Valid for Submission
E83.01 is a billable diagnosis code used to specify a medical diagnosis of wilson's disease. The code E83.01 is valid during the fiscal year 2022 from October 01, 2021 through September 30, 2022 for the submission of HIPAA-covered transactions.
The ICD-10-CM code E83.01 might also be used to specify conditions or terms like chorea co-occurrent and due to wilson disease, chorea due to heredodegenerative disorder, disorder of copper metabolism, disorder of liver due to disorder of mineral metabolism, westphal-strumpell syndrome , wilson's disease, etc.
Tabular List of Diseases and Injuries
The Tabular List of Diseases and Injuries is a list of ICD-10 codes, organized "head to toe" into chapters and sections with coding notes and guidance for inclusions, exclusions, descriptions and more. The following references are applicable to the code E83.01:
Code AlsoCode Also
A "code also" note instructs that two codes may be required to fully describe a condition, but this note does not provide sequencing direction.
- associated Kayser Fleischer ring H18.04
Index to Diseases and Injuries
The Index to Diseases and Injuries is an alphabetical listing of medical terms, with each term mapped to one or more ICD-10 code(s). The following references for the code E83.01 are found in the index:
- - Cirrhosis, cirrhotic (hepatic) (liver) - K74.60
- - Degeneration, degenerative
- - hepatolenticular (Wilson's) - E83.01
- - lenticular (familial) (progressive) (Wilson's) (with cirrhosis of liver) - E83.01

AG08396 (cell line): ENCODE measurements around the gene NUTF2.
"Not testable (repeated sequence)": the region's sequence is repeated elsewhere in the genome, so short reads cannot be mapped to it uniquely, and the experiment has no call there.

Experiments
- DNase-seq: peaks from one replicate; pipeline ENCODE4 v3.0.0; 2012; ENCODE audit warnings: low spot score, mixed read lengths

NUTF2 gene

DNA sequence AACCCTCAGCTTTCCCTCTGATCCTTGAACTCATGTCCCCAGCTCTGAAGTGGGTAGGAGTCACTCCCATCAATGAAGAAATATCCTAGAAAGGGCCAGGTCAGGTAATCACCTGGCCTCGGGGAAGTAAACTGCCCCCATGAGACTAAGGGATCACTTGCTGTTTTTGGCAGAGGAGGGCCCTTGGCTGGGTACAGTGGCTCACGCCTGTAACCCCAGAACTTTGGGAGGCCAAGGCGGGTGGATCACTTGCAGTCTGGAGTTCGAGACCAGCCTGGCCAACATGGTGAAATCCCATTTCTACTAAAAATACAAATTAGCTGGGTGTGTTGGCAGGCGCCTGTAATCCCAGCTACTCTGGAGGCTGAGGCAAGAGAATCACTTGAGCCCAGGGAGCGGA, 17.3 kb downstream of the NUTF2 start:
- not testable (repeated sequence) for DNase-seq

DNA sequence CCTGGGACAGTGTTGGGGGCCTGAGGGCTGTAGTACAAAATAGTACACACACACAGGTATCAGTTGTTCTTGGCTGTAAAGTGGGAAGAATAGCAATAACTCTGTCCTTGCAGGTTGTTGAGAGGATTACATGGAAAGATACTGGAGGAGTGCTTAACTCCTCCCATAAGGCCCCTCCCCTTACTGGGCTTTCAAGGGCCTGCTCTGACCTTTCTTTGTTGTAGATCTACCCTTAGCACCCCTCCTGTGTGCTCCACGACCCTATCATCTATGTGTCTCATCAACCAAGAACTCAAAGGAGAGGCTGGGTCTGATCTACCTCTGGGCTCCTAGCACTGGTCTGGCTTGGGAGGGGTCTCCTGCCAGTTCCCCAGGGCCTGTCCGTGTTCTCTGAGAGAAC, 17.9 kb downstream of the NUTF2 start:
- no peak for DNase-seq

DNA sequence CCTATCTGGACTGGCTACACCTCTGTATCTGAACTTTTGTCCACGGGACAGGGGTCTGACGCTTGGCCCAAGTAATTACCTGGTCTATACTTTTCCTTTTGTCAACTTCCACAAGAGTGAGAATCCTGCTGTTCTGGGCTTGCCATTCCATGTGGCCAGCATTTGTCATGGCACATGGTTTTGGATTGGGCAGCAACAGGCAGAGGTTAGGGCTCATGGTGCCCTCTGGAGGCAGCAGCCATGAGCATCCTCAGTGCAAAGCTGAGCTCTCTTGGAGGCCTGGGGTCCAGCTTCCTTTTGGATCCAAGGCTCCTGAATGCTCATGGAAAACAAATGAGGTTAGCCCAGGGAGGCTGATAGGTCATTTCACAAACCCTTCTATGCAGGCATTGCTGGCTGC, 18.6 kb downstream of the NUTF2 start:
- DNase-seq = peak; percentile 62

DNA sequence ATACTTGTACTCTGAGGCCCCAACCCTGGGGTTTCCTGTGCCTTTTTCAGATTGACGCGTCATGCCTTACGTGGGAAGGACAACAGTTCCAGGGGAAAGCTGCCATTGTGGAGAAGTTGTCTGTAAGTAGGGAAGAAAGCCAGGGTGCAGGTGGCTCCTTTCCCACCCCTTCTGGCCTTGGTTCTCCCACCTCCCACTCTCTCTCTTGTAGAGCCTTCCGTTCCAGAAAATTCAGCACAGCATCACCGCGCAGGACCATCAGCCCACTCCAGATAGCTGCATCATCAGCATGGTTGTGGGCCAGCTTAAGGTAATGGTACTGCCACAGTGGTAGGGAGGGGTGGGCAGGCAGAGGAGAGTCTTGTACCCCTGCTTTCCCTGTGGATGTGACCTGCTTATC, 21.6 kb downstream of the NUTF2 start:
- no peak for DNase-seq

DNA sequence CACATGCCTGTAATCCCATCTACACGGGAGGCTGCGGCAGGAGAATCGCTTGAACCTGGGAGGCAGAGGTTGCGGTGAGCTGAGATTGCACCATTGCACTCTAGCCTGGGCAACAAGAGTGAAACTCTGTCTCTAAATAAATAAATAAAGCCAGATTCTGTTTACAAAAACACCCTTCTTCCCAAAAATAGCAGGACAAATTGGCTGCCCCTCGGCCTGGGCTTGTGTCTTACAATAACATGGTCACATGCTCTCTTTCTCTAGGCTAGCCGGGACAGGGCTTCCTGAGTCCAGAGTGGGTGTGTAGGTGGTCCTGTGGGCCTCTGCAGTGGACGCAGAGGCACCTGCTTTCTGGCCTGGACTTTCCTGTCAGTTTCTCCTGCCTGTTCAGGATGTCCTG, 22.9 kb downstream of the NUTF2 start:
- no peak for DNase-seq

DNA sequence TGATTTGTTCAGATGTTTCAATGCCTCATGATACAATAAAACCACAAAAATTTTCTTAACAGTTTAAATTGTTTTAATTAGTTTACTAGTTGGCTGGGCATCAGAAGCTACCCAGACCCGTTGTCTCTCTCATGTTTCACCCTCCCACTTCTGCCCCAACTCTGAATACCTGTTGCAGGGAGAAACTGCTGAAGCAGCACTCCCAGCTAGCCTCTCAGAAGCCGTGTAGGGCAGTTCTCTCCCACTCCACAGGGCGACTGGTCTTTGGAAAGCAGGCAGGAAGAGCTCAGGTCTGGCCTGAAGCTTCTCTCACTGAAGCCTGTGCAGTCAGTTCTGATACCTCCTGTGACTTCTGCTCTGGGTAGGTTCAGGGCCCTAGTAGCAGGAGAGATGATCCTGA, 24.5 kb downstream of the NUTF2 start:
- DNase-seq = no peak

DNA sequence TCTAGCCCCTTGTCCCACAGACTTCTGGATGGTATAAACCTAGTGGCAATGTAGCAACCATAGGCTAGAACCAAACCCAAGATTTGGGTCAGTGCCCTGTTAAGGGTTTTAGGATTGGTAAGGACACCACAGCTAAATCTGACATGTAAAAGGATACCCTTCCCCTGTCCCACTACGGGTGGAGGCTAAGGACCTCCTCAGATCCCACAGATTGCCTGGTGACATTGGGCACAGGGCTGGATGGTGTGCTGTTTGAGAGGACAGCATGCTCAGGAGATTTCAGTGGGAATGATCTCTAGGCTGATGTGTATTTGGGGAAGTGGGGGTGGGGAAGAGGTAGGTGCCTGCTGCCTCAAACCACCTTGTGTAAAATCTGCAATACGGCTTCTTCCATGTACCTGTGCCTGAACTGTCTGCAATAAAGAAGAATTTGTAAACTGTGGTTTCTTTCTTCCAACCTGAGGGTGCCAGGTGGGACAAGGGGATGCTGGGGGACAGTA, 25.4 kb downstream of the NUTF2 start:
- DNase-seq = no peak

- - Wilson's hepatolenticular - E83.01
- - Dementia (degenerative (primary)) (old age) (persisting) - F03.90
- - Disease, diseased - See Also: Syndrome;
- - Disorder (of) - See Also: Disease;
- - Hepatolenticular degeneration - E83.01
- - Lenticular degeneration, progressive - E83.01
- - Pyelonephritis - See Also: Nephritis, tubulo-interstitial;
- - Strümpell-Westphal pseudosclerosis - E83.01
- - Syndrome - See Also: Disease;
- - Westphal-Strümpell syndrome - E83.01
The following clinical terms are approximate synonyms or lay terms that might be used to identify the correct diagnosis code:
- Chorea co-occurrent and due to Wilson disease
- Chorea due to heredodegenerative disorder
- Disorder of copper metabolism
- Disorder of liver due to disorder of mineral metabolism
- Westphal-Strumpell syndrome
- Wilson's disease
- HEPATOLENTICULAR DEGENERATION-. a rare autosomal recessive disease characterized by the deposition of copper in the brain; liver; cornea; and other organs. it is caused by defects in the atp7b gene encoding copper transporting atpase 2 ec 22.214.171.124 also known as the wilson disease protein. the overload of copper inevitably leads to progressive liver and neurological dysfunction such as liver cirrhosis; tremor; ataxia and intellectual deterioration. hepatic dysfunction may precede neurologic dysfunction by several years.
Convert E83.01 to ICD-9 Code
The General Equivalency Mapping (GEM) crosswalk indicates an approximate mapping between the ICD-10 code E83.01 its ICD-9 equivalent. The approximate mapping means there is not an exact match between the ICD-10 code and the ICD-9 code and the mapped code is not a precise representation of the original code.